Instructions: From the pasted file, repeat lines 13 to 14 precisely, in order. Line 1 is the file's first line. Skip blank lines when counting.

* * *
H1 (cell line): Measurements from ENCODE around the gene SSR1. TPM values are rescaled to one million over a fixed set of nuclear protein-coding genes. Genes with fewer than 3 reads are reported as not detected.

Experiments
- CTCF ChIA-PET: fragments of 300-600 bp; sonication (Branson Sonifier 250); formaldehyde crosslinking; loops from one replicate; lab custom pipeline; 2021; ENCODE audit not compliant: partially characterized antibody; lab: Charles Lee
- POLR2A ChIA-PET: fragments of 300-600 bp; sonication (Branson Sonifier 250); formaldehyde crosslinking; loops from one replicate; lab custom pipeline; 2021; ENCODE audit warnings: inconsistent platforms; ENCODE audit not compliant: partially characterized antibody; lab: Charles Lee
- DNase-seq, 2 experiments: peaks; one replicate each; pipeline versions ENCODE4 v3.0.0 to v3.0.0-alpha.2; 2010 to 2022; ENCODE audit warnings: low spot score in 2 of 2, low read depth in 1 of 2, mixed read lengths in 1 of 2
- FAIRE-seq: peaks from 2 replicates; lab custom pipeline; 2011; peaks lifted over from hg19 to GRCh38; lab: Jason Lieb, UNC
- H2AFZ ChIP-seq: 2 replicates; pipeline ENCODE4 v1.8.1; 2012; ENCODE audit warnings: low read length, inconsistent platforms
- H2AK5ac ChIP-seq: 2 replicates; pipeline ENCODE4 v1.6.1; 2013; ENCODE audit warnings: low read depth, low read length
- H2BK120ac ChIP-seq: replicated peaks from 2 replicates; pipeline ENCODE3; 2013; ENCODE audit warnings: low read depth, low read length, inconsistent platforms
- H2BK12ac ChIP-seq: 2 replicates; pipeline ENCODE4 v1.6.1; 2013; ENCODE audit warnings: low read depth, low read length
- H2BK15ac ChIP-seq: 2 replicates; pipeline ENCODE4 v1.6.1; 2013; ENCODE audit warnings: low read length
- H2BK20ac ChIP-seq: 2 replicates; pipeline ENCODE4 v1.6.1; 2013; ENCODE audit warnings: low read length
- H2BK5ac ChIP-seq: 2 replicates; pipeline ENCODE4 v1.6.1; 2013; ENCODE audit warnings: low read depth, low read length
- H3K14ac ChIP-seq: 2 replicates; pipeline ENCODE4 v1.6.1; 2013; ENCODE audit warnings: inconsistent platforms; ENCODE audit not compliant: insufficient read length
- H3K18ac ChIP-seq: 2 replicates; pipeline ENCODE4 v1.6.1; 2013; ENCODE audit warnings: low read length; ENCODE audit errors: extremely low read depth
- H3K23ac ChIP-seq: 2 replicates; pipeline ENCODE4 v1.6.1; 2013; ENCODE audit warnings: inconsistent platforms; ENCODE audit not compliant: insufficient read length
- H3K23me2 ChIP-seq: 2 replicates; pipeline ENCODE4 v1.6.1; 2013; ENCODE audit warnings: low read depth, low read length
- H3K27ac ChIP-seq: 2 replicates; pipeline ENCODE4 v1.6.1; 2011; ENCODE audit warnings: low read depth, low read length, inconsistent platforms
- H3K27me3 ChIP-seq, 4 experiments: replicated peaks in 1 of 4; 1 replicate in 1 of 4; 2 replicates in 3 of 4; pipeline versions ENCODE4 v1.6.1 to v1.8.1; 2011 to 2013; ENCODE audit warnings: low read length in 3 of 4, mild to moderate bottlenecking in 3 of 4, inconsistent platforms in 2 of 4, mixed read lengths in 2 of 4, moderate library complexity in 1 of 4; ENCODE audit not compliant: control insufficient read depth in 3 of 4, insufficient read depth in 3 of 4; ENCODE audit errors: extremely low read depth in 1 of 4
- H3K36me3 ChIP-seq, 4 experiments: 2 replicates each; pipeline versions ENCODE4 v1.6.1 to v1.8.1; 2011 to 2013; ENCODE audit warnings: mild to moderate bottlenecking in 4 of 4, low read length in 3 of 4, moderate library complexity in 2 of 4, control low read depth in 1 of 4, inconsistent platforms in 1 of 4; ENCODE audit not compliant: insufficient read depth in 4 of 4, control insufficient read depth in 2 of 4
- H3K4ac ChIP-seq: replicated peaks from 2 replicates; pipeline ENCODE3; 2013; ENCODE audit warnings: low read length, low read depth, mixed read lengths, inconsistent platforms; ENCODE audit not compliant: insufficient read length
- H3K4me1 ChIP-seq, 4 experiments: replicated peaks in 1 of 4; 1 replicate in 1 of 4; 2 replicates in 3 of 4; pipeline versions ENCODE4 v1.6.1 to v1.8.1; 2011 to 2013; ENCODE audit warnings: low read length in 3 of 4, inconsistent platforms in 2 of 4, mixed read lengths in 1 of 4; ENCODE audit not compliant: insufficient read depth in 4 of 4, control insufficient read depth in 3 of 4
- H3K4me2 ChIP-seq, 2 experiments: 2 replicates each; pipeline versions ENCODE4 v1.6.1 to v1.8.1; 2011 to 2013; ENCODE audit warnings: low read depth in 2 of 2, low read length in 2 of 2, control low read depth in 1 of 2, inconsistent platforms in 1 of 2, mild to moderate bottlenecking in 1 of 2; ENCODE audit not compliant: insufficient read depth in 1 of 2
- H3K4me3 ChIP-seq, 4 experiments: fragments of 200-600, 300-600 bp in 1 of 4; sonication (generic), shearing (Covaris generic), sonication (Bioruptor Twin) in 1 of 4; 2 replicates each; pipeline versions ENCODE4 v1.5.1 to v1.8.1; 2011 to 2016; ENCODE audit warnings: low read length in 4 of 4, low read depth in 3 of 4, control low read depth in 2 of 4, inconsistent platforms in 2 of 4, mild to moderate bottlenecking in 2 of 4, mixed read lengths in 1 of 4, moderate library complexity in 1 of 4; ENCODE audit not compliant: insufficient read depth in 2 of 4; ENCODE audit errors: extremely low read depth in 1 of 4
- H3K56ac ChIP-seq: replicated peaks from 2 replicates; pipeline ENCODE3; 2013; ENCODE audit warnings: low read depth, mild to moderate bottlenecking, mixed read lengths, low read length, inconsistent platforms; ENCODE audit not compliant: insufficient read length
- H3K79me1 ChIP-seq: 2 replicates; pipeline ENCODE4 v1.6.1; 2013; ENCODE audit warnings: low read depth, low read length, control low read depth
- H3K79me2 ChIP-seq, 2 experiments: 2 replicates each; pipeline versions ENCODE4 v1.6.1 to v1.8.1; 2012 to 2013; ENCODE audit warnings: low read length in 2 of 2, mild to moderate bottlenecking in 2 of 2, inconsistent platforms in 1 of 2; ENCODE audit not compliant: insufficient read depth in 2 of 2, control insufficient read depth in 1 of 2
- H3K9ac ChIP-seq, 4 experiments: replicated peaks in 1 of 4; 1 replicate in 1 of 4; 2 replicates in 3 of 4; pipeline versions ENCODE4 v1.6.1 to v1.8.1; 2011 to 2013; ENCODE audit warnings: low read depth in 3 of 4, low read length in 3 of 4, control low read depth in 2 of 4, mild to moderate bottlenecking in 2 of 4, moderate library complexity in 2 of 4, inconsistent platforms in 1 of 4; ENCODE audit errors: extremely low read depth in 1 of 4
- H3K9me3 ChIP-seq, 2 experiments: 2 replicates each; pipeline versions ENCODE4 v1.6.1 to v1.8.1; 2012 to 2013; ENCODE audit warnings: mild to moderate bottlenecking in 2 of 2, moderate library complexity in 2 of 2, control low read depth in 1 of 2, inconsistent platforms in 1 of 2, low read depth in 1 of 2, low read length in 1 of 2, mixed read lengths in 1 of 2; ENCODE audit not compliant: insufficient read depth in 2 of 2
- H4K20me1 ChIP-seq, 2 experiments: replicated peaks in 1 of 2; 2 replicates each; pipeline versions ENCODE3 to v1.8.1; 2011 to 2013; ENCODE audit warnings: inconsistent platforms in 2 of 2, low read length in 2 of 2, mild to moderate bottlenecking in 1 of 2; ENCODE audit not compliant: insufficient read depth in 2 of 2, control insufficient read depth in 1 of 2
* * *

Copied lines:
- H2BK5ac ChIP-seq: 2 replicates; pipeline ENCODE4 v1.6.1; 2013; ENCODE audit warnings: low read depth, low read length
- H3K14ac ChIP-seq: 2 replicates; pipeline ENCODE4 v1.6.1; 2013; ENCODE audit warnings: inconsistent platforms; ENCODE audit not compliant: insufficient read length